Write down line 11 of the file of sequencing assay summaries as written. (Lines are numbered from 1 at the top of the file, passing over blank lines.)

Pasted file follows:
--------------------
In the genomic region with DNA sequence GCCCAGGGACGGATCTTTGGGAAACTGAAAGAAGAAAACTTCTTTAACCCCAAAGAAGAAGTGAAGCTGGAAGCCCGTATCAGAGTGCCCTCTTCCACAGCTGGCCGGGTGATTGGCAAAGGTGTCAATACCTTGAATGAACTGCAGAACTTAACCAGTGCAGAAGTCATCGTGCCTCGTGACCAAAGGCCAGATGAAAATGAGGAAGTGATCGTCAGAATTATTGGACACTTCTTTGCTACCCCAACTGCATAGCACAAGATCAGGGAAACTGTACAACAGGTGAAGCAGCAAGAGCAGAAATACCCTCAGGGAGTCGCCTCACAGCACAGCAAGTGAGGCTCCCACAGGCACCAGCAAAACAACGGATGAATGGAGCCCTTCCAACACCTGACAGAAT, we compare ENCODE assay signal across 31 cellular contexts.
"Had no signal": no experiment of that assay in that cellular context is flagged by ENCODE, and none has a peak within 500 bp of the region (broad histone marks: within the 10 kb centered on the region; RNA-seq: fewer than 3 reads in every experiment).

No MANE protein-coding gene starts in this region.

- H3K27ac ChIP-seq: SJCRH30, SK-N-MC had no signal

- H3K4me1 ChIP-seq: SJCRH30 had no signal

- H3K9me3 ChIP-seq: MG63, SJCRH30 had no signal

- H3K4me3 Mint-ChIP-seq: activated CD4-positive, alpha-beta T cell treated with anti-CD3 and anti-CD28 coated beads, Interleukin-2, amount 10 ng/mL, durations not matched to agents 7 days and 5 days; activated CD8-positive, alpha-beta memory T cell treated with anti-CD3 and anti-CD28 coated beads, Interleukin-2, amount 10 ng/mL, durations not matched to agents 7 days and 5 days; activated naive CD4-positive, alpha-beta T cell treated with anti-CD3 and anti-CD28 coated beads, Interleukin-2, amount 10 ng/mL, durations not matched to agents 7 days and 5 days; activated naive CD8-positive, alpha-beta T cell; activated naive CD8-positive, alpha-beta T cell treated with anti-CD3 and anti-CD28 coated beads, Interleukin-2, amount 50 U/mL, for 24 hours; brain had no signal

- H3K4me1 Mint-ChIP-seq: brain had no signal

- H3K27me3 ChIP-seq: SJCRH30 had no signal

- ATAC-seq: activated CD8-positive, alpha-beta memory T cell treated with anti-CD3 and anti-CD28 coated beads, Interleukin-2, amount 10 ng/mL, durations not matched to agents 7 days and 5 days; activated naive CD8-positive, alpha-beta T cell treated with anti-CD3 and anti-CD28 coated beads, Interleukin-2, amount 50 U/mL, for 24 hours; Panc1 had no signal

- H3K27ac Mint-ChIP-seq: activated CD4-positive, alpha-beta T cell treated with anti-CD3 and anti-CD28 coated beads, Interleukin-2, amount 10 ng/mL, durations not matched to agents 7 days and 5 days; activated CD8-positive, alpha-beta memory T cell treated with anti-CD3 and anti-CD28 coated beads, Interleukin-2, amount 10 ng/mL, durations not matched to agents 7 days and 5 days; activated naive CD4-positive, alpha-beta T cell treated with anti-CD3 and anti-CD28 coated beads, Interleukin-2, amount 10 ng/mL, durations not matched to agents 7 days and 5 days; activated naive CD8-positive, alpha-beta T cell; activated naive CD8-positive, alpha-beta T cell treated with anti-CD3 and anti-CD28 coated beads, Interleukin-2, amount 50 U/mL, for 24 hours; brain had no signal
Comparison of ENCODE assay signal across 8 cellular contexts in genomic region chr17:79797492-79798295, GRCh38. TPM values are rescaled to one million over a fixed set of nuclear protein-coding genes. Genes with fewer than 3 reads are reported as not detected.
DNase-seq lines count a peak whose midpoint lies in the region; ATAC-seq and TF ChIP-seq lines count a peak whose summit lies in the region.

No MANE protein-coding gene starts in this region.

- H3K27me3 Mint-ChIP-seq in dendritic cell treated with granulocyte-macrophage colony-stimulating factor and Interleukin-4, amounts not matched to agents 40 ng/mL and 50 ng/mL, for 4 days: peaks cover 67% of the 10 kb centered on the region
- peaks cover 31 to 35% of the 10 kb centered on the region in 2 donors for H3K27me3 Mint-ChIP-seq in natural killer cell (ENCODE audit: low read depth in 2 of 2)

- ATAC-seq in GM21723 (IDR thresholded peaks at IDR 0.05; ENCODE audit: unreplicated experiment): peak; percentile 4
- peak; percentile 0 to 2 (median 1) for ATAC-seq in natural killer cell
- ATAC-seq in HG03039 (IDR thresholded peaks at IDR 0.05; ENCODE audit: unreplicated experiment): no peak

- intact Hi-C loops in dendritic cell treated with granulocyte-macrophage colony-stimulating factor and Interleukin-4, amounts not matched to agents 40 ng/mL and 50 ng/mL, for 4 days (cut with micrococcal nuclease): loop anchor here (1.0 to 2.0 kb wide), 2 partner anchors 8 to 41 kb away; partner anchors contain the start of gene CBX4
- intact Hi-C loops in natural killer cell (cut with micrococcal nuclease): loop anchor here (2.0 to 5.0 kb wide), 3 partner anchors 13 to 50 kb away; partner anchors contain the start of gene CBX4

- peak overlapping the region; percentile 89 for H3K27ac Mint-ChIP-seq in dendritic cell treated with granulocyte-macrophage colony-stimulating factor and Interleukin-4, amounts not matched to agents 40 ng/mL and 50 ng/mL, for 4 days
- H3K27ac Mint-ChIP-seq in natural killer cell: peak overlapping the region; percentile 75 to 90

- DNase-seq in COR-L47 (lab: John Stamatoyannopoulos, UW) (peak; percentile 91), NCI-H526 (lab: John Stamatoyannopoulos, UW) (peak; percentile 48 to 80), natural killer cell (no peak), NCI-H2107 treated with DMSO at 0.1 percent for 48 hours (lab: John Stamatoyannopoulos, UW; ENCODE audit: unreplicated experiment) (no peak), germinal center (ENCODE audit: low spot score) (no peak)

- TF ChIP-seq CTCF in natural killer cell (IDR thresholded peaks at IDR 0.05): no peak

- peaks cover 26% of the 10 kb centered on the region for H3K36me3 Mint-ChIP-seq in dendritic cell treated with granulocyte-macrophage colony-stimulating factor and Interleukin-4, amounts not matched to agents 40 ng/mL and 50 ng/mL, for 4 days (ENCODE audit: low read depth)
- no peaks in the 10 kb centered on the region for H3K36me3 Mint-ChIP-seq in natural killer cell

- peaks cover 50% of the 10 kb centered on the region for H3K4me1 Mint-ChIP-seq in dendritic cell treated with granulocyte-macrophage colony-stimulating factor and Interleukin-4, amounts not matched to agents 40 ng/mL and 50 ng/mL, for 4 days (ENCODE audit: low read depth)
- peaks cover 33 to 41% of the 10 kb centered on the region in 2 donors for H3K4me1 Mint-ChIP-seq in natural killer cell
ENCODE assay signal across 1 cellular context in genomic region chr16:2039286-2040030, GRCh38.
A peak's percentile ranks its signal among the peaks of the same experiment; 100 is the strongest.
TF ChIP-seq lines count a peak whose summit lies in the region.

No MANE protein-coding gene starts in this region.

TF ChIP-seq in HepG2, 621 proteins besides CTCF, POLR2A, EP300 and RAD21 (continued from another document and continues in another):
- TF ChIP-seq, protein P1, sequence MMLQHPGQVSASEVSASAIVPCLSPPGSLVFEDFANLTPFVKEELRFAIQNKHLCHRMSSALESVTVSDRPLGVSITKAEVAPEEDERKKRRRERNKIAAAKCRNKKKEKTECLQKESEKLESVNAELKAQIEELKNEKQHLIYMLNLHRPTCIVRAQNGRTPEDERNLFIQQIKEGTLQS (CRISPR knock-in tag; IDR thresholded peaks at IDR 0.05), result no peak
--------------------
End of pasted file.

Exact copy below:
- H3K27ac Mint-ChIP-seq: activated CD4-positive, alpha-beta T cell treated with anti-CD3 and anti-CD28 coated beads, Interleukin-2, amount 10 ng/mL, durations not matched to agents 7 days and 5 days; activated CD8-positive, alpha-beta memory T cell treated with anti-CD3 and anti-CD28 coated beads, Interleukin-2, amount 10 ng/mL, durations not matched to agents 7 days and 5 days; activated naive CD4-positive, alpha-beta T cell treated with anti-CD3 and anti-CD28 coated beads, Interleukin-2, amount 10 ng/mL, durations not matched to agents 7 days and 5 days; activated naive CD8-positive, alpha-beta T cell; activated naive CD8-positive, alpha-beta T cell treated with anti-CD3 and anti-CD28 coated beads, Interleukin-2, amount 50 U/mL, for 24 hours; brain had no signal